After almost settling for less than butterflies, my montage continued. Basement apartment with no windows. Really cute studio in a mildly questionable neighborhood, well out of my reasonable price range. Bottom level of a house with the pungent aroma of mildew and a housemate representing the combination of cat lady and the South will rise again.
I continued my enervated walk down the street of housing singles. That is, until one day when I was strolling down the metaphorical street of Craigslist and looked up from my sulking. I locked eyes with the most beautiful man rental I had ever seen. It was love at first sight. The rental was a studio apartment in a townhouse near Union Station. I went to go view it with my friend during the lunch hour. I wanted to see it as soon as possible — “Before all the other housing hoes begin to swoop in on my studio like vultures,” I told my friend. Finding a good man rental unit in the city is a competitive market.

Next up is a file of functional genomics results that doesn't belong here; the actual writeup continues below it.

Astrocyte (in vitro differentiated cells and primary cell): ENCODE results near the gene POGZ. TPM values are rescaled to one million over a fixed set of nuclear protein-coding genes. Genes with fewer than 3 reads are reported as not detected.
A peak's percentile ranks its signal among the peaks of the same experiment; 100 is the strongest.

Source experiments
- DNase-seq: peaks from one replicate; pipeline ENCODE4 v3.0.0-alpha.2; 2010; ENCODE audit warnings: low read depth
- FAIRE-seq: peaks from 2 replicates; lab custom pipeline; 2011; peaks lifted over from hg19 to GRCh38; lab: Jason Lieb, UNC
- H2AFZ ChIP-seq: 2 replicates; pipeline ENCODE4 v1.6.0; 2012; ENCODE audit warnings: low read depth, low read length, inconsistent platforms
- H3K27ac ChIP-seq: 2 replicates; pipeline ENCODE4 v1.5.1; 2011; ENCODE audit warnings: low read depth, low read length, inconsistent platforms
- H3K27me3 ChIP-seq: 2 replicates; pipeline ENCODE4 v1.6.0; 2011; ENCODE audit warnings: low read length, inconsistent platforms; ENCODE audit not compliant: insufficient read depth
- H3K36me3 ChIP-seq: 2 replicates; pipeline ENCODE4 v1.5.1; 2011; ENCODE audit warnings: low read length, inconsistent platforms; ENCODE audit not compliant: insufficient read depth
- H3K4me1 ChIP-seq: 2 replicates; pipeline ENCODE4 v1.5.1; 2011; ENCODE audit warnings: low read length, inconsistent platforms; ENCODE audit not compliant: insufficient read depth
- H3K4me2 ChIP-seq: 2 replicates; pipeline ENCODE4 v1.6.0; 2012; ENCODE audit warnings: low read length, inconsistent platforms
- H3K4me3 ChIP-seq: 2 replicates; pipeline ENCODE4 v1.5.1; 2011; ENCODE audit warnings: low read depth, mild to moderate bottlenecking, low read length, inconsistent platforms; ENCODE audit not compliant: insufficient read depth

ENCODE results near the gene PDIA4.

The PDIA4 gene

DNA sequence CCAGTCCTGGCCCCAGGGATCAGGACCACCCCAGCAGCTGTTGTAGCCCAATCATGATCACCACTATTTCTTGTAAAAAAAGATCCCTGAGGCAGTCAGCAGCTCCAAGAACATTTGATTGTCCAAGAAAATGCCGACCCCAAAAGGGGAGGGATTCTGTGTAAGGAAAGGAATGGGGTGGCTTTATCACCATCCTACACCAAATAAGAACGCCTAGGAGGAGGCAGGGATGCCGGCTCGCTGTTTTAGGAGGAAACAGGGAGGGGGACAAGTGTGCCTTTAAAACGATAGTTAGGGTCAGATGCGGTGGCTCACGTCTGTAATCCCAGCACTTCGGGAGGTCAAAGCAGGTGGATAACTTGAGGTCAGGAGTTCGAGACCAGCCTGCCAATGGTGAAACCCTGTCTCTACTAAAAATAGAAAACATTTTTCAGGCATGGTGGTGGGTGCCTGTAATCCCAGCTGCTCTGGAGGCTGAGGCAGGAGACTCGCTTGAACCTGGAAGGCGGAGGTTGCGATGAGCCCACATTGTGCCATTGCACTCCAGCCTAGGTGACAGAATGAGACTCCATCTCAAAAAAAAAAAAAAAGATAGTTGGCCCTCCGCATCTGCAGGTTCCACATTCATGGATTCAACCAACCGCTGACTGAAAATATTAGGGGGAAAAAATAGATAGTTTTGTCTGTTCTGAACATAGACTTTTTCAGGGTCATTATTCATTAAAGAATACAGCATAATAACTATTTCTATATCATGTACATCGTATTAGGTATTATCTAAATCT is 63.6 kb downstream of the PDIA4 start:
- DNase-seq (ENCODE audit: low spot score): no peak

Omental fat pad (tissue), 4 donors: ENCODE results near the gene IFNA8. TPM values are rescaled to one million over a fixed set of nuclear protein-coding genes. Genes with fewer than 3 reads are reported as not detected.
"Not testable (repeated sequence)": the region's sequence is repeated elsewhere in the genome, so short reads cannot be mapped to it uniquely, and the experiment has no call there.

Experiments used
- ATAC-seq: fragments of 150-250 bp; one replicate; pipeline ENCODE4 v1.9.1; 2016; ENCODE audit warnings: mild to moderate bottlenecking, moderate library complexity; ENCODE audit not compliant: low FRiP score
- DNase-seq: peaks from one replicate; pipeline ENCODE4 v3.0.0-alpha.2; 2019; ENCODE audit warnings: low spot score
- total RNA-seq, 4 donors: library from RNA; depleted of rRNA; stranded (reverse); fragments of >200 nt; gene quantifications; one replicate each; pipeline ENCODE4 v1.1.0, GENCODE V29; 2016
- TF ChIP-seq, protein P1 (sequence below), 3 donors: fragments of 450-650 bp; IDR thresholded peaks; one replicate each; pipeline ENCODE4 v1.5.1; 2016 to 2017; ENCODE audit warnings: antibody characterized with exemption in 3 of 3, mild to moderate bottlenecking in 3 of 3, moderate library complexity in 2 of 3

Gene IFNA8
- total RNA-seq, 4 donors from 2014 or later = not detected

And I was happy I had been so quick because I knew from the moment I walked into the unit that we were meant to be together. It was in my favorite area of D.C., a short walk to my P.O. Box. It was quaint and quirky. I’d never wanted anything so bad. I waited with mild hypertension as the current tenant blathered on and on about the pros and cons of the place to those of us who had shown up for the open house. I wanted her to stop speaking so I could go fill out my application already. I didn’t care that the sound of the air conditioner bothered her. I didn’t care that she had little mice at one point. There was nothing she could say to me in that moment that could falter my undying love for the apartment. As my friend and I left, I tried to shoot fireballs through my eyes at the competition. I had to get my application in to the rental agency ASAP. Damn the housing searchers not confined by the nine to five reality! This is an unfair advantage! I thought.